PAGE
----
Review: This Isn’t Funny (LP1) by Metadiscorse

FFO: beach rock, lofi, bedroom pop, progressive rock

I’ve been called an old soul for preferring albums over singles and EPs; indeed, it is far more common to see bands releasing shorter (and more regular) works to appeal to dwindling attention spans and the saturation of dopamine that is omnipresent. That’s not to say singles or EPs are lazy, but they’re certainly more convenient from a commercial standpoint. Albums largely seem to be on their way out.

Enter Metadiscorse who have crafted a two-disk long player behemoth of a debut. The first part, This Isn’t Funny, is officially out today (along with some bonus live tracks), and the band has not cut any corners here. Six of the eleven tracks are over four minutes long, with several tracks approaching the six-minute mark. Even the conscious decision to go beyond nine or ten tracks seems significant. And while LP2 is still forthcoming, if we assume it’ll be comparable in length, this ends up being quite a hefty project.

Sonically, the band describes themselves as lofi and bedroom pop – neither of these is inaccurate, but I’d also add in terms like beach rock, grunge, and vintage psych. It’s full of moments both viscerally joyful and passionately vulnerable as frontman Hunter LoBianco croons over a variety of compositions that transport listeners from quiet docksides to restful country hamlets.

It’s hard not to draw comparisons to fellow Wisconsinite band Horace Greene, with their own unique flavor of retrospective rock. Metadiscorse has enough unique DNA in the form of more unique song structures, wide stylistic influences, and overall dynamics. However, vocal style and guitar tone are probably the biggest shared element between the two bands, and it’s hard to mentally separate the two.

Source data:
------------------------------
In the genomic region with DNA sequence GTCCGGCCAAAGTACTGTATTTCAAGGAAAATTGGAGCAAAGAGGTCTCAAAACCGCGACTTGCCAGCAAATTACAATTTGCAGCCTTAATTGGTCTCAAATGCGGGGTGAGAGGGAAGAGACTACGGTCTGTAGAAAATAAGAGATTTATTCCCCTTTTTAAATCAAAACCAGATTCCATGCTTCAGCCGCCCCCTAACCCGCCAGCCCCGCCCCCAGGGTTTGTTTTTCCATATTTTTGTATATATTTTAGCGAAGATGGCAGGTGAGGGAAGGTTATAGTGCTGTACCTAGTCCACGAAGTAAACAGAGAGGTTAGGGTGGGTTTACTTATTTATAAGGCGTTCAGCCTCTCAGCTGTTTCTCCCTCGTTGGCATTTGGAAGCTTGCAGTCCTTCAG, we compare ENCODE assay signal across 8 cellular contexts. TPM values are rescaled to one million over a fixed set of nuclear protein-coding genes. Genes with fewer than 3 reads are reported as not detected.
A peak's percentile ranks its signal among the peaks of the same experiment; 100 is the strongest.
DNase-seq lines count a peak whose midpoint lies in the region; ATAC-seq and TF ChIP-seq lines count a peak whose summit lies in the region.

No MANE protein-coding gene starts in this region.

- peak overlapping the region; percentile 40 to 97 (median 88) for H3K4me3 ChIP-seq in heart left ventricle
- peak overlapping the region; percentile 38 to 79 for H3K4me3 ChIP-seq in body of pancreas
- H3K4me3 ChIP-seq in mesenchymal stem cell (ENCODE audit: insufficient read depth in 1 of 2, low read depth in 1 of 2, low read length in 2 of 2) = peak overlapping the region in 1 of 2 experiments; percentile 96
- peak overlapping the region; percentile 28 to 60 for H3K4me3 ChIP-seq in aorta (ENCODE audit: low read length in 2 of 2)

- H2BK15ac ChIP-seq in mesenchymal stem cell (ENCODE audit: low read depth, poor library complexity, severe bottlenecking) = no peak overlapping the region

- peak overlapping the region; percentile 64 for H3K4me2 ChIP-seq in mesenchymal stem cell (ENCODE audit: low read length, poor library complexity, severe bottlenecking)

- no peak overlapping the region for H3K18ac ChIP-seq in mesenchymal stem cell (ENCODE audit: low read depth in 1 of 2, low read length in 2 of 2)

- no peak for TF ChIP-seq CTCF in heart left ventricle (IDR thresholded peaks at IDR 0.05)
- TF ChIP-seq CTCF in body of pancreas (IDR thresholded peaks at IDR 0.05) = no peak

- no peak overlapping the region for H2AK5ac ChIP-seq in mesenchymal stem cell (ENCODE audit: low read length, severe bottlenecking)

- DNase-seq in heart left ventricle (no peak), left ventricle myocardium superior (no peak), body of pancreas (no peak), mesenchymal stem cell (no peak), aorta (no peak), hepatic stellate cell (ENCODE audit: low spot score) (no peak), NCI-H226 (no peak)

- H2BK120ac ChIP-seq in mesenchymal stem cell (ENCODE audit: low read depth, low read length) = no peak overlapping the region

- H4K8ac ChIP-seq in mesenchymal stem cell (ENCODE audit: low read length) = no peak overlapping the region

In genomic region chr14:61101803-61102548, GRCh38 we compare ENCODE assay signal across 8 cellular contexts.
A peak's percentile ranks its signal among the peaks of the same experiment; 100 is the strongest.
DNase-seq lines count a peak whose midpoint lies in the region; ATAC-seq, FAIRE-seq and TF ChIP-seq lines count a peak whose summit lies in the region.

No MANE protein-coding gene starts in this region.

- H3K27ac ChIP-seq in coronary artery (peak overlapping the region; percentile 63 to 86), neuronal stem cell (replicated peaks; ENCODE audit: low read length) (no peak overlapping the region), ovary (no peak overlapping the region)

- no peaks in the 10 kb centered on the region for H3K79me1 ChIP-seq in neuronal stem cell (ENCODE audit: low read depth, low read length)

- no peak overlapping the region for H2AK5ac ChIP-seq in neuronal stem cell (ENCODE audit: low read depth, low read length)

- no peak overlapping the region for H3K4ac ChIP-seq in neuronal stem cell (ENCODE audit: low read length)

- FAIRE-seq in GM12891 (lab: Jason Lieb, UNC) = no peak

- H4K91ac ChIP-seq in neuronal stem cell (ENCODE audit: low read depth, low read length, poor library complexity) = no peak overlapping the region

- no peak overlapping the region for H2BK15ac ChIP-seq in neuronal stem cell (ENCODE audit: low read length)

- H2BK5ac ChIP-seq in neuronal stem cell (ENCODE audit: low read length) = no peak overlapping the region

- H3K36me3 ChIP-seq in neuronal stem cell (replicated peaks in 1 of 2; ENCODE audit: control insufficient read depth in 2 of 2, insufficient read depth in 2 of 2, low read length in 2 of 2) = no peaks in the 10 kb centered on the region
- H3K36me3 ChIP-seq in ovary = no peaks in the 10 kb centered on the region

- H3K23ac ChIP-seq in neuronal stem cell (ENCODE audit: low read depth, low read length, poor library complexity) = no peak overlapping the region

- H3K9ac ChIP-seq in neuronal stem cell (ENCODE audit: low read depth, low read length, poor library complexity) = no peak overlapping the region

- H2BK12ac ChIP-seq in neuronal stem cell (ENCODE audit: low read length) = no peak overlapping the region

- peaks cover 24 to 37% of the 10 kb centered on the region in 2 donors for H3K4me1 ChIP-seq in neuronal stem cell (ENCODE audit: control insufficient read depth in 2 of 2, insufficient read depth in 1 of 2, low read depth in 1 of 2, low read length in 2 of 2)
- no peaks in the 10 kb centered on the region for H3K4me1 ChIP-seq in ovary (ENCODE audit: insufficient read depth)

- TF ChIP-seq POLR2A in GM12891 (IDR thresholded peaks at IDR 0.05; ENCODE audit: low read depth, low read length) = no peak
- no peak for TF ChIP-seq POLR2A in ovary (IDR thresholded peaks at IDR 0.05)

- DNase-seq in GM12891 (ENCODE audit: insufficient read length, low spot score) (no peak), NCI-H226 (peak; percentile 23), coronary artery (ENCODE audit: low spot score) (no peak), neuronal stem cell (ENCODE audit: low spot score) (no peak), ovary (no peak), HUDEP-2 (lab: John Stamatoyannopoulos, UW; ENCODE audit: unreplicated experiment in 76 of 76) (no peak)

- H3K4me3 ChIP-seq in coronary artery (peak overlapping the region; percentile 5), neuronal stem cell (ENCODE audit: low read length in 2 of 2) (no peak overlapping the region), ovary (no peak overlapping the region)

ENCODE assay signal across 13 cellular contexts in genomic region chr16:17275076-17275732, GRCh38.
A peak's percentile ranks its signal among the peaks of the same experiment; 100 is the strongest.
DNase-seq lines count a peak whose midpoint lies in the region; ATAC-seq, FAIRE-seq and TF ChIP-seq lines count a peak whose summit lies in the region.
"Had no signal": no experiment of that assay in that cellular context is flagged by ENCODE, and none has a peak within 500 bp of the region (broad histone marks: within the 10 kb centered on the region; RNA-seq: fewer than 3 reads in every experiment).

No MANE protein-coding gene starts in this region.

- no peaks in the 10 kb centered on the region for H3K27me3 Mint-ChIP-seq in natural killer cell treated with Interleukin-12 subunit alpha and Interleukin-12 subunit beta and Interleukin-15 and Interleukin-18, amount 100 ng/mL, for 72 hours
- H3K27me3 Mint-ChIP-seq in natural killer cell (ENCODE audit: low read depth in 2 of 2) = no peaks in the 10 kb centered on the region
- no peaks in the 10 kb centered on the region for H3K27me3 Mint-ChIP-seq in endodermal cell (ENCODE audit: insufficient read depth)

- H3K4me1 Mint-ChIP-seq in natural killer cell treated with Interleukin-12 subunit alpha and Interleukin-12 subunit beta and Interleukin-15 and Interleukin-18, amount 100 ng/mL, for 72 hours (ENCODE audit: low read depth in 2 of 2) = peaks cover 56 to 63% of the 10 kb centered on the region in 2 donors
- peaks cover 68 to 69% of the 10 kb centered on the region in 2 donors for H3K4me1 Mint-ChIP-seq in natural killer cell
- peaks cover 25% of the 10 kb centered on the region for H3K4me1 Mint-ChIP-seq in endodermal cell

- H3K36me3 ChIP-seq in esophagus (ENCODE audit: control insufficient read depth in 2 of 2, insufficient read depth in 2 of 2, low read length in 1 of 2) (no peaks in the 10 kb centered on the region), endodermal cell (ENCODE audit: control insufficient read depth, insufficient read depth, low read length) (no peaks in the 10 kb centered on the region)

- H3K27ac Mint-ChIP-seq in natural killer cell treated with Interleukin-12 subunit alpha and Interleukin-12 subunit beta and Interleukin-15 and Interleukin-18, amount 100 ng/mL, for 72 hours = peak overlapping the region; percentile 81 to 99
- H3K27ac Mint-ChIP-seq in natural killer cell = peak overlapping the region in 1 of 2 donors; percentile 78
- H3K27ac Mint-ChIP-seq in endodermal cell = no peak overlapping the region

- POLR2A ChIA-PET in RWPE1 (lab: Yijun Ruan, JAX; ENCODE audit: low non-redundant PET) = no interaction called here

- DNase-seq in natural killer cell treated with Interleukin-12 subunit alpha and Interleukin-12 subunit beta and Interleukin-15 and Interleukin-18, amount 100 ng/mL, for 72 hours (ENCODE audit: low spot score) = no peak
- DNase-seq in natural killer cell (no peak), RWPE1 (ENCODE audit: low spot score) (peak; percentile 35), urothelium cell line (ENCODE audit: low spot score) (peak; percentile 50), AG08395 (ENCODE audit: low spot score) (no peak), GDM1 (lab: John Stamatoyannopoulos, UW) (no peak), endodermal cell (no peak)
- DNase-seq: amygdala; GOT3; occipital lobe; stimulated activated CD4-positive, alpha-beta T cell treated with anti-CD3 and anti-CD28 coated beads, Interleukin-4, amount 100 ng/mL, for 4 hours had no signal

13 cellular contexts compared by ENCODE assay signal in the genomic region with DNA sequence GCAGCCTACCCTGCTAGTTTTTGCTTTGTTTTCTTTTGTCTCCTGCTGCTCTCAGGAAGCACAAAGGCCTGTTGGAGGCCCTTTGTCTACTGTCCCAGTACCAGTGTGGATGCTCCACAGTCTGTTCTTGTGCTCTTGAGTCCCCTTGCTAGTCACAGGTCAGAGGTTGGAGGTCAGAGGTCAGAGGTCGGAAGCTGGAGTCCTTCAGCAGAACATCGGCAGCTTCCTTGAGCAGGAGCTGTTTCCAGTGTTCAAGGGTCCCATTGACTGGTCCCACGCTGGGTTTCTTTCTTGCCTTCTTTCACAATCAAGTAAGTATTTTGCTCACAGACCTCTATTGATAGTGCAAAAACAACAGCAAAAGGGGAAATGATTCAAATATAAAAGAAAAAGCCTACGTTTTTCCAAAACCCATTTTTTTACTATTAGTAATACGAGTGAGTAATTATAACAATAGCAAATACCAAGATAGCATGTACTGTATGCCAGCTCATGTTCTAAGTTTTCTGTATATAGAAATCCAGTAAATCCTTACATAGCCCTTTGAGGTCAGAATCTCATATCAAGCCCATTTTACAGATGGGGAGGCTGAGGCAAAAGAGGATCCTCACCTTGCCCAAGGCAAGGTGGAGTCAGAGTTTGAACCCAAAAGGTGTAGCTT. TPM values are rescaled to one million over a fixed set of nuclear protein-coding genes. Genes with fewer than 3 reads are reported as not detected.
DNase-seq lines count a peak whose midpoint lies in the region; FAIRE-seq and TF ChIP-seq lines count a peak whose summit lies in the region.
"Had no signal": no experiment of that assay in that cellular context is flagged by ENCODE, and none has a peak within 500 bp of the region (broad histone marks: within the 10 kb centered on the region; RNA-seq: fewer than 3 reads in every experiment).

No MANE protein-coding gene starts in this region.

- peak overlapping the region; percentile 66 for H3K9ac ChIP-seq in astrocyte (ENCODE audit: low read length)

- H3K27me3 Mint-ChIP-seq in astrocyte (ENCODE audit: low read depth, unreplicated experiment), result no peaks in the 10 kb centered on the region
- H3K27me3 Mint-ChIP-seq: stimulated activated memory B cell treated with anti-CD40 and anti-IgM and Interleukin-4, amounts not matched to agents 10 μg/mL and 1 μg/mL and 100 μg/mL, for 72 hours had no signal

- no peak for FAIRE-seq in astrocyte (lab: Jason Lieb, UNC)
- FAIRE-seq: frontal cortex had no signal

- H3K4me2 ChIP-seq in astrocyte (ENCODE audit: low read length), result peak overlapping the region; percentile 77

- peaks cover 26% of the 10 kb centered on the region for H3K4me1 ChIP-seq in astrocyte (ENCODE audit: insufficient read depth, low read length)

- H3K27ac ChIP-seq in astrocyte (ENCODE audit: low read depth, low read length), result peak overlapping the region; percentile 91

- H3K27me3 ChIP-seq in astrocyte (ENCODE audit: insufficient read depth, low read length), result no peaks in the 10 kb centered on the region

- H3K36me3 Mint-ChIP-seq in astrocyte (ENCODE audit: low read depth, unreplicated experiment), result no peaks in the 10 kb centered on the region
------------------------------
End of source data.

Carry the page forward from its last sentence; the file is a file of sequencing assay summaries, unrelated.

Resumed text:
“American Troglodyte” arguably serves as the flagship track on this LP and serves as a prime example of what LoBianco and friends are capable of. It’s the longest track, but none of that time is wasted. A waltz-like piano base and auxiliary percussion open the track, but the end is a whirling crescendo of full-band instrumentation. While the album has several instrumental (or at least nearly-instrumental) tracks, this build easily stands out among its compatriots.

One downside to the album format that many critics are justified about is the ability to be cohesive; personally I’m drawn to concept albums which play off motifs, lyrical themes, and elements of self-reference. Can you write a good album without these? Yes. But there’s a tendency for some albums to feel like a collection of singles more than anything else. And when a band like Metadiscorse sets out to release an album of such proportions, it’s hard for things to not feel consistent at times. The narrative inevitably suffers a bit. And genuinely, even some of the most ambitious (and greatest) albums begin to drag a bit as they surpass an hour runtime.

There are plenty of solid moments on This Isn’t Funny, but cutting a track or two could help it feel more solid as a whole. “Self Esteem” is a grungy interlude track that feels out of place on the album to begin with, but its slot as the second-to-last track seems to disrupt what would have been the one-two punch of “American Troglodyte” and “Out to Get Me”. “Problematic” and “Mid-Air Collision” are both stripped back type tracks, but even they feel too lofi for an album marketed as such. Juxtaposed against “Open Letter to Ms. Caroline”, these songs feel perhaps a bit under-developed.

But apart from these songs, there’s not too much to complain about. Sure, production could be a bit more pristine but there wasn’t a $20,000 budget here. The band has been fairly resourceful and the end result still sounds pretty crisp. The variety of explored genres is exciting, especially the mathy “Tokyo Drift (Conventionally Unattractive”. The variety may feel like a bit of a musical identity crisis at times, but there’s huge potential for the band to market specific songs to different audiences and leverage themed playlists here.

Metadiscorse is fearlessly-ambitious on this release, and they’re not afraid of the short-term commercial impact. This Isn’t Funny is ultimately a chill album that feels cozy in the quiet of your home but would nonetheless have allure live as well. It may not feel completely well-rounded, but barring a few earlier complaints, it’s definitely a strong debut album that is certain to help you slow down and appreciate beauty in the simple things in life.

Check it out here or on most digital streaming outlets.

Our Rating: 7.4 (Stand Out)

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